Toddler milestones: Independence

It can be hard when your baby starts spending more time away from you. Equally, it can be worrying if your toddler won’t let you go.  Here’s what to expect from this development stage.

What happens when my toddler starts becoming independent?


As your toddler grows, you’ll notice they want to do more things by themselves. It can seem like they’re being naughty when they don’t listen to your instructions or start saying no, but it’s nothing to worry about. They’re just becoming more independent and want to show it.


One of the main things toddlers insist on is doing something ‘my way’. Instead of you putting their clothes on, they may want to dress themselves – even if they can’t do it properly yet. This is just their way of finding out what they can and can’t do.


What causes this behaviour?

By the age of 2, your toddler will probably be able to feed themselves (although they’ll still be quite messy), be confident walking and talking in short sentences. As a result, they don’t rely on you as much and can also start telling you what they want.


At the same time, they also become more self-aware and able to understand they’re a person with their own body. It’s natural then that they want to test this out by being more independent. This means they’re less likely to follow your instructions which can make everyday tasks like meal times or getting dressed harder.


With a growing interest in the world around them, they may also run away from you at times as they try to explore their surroundings.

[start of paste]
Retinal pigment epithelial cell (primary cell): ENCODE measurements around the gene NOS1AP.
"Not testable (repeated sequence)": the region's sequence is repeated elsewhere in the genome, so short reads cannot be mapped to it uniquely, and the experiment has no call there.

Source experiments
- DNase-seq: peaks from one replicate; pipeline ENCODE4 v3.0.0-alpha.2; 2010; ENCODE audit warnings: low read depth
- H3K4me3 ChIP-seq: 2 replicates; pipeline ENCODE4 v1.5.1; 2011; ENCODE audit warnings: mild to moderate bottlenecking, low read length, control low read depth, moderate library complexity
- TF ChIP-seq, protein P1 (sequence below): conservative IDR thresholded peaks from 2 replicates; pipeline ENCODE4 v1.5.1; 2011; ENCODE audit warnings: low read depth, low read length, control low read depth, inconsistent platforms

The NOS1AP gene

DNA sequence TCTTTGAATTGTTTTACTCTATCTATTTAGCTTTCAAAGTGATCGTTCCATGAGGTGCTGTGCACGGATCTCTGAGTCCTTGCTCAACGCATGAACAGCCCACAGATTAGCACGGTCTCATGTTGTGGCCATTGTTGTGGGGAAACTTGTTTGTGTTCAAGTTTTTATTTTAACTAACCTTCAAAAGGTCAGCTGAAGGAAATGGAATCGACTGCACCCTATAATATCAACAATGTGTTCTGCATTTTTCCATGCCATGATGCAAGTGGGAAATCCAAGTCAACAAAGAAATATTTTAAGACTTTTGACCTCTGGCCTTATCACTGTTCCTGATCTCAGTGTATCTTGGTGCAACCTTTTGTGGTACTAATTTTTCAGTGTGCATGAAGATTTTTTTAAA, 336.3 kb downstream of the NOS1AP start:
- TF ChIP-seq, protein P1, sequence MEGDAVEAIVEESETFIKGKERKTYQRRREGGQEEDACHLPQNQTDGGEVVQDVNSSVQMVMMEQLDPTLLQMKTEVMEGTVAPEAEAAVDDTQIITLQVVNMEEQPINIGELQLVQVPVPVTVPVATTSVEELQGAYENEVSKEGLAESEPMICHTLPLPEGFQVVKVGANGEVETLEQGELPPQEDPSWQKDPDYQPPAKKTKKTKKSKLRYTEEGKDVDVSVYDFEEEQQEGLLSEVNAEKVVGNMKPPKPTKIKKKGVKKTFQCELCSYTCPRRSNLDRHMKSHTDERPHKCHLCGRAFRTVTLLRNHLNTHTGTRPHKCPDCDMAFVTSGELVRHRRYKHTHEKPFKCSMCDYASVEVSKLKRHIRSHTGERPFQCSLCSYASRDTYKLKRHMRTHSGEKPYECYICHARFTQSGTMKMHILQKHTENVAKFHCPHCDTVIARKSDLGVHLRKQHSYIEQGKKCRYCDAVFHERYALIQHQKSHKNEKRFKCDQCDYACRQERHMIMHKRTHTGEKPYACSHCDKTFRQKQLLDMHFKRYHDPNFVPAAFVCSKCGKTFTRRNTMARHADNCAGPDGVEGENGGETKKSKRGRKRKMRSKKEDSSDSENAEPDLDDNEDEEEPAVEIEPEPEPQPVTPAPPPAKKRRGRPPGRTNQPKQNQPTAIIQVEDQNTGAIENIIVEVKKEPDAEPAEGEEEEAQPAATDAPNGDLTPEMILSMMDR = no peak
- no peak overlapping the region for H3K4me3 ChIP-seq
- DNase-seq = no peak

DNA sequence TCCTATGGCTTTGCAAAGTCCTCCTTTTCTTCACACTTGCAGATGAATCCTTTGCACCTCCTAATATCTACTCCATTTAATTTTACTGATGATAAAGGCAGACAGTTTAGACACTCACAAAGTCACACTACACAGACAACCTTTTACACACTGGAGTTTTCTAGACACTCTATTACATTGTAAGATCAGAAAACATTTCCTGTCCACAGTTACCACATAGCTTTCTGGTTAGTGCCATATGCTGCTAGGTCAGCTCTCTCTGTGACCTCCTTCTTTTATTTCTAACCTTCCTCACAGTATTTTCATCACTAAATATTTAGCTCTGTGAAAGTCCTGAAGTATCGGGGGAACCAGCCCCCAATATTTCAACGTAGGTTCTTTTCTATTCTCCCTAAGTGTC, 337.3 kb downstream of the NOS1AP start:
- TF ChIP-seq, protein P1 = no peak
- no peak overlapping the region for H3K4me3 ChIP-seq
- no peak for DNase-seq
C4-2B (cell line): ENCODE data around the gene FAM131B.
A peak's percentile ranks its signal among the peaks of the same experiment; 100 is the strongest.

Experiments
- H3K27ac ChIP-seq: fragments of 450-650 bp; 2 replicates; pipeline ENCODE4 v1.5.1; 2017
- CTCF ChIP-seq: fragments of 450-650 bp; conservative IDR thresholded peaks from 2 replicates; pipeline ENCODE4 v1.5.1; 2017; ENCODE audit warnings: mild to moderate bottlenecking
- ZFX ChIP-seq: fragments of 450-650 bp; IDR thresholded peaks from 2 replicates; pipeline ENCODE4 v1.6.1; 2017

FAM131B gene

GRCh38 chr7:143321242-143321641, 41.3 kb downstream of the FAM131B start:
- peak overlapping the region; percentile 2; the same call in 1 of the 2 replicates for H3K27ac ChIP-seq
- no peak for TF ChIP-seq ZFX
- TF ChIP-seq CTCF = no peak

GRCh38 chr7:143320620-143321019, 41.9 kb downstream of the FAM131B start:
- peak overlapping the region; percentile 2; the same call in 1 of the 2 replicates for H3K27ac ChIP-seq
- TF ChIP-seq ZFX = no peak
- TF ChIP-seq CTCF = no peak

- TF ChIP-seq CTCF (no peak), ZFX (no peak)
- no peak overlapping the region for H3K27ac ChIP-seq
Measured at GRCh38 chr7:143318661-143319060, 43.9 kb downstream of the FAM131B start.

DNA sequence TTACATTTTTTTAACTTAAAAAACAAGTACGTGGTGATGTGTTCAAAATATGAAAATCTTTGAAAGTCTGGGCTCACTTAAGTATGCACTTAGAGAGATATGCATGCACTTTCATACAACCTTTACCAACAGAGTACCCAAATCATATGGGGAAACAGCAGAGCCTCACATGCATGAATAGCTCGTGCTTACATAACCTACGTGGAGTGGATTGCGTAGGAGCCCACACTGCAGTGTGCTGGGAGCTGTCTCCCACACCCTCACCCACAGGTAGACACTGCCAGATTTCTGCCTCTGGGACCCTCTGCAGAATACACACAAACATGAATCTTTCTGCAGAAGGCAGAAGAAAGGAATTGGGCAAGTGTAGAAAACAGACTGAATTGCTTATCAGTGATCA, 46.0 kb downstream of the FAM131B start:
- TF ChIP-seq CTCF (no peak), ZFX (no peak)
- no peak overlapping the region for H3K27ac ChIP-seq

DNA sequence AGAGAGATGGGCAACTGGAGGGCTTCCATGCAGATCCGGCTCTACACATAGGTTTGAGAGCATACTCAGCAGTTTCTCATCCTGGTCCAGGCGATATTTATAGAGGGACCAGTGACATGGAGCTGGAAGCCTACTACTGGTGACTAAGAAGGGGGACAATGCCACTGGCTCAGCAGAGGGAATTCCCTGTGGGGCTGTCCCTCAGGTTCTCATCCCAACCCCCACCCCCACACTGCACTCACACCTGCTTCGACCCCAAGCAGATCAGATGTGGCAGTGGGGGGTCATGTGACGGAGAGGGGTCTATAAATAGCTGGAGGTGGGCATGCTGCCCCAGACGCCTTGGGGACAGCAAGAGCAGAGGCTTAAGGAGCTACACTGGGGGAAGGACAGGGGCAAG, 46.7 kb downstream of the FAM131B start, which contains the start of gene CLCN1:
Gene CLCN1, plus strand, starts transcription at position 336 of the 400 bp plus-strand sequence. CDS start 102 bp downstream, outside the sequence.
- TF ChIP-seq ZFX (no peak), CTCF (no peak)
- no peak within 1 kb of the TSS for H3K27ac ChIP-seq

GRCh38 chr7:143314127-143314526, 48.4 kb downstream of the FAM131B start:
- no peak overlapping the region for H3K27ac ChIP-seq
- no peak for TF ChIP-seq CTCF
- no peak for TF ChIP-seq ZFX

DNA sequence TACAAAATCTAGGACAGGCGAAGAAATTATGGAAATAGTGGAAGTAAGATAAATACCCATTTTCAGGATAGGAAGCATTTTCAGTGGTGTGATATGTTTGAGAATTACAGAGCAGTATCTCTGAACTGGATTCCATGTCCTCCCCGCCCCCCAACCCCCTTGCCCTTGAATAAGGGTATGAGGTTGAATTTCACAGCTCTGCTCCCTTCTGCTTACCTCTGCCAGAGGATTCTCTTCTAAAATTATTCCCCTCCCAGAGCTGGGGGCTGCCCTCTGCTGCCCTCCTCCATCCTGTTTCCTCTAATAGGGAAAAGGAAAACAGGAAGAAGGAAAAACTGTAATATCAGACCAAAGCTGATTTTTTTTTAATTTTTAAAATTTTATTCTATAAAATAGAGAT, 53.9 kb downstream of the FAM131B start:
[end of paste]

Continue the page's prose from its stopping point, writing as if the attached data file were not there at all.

What can you do to encourage them?

It’s important to let your toddler enjoy their newfound freedom and allow them to explore. You can do this by:

  • Praising them when they try something on their own for the first time
  • Giving them simple choices – for example what to wear, or giving them the option of this food or that for dinner
  • Allowing them to do things on their own like feeding themselves or helping to tidy away their toys, even if they make a mess of it


Keep your home safe by putting dangerous or delicate objects out of reach. Remember your toddler can’t recognise danger yet, which means they’re more likely to try something without thinking about the risks involved.


Even though it’s tempting, avoid telling them ‘no’ or stopping them from trying something on their own – so long as they’re not in any danger. Don’t get frustrated if your toddler makes a mess or doesn’t do something properly, as this can put them off. They need to learn and practice will improve it over time.


What's if my toddler won’t let go of me?

Most toddlers are less likely to be anxious if you leave them compared to when they were a baby. This is because they’re much more secure and confident in themselves. They also know from memory that you’ll come back to them soon.


For some toddlers it can take longer to let go. They may cling to you or cry if you try to leave them on their own. This can be frustrating if you want them to start socialising with other children.


Try not to worry, as it’s probably just a phase. Build your toddler’s trust and make them feel secure by showing them that you love them. Let them know that even though it’s hard, you’ll always come back.


Find out more about how to deal with your toddler’s bad behaviour

Is your toddler becoming more independent? Share your experiences

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  1. Gladys A Gyasi says:

    Toddler milestones are very interesting.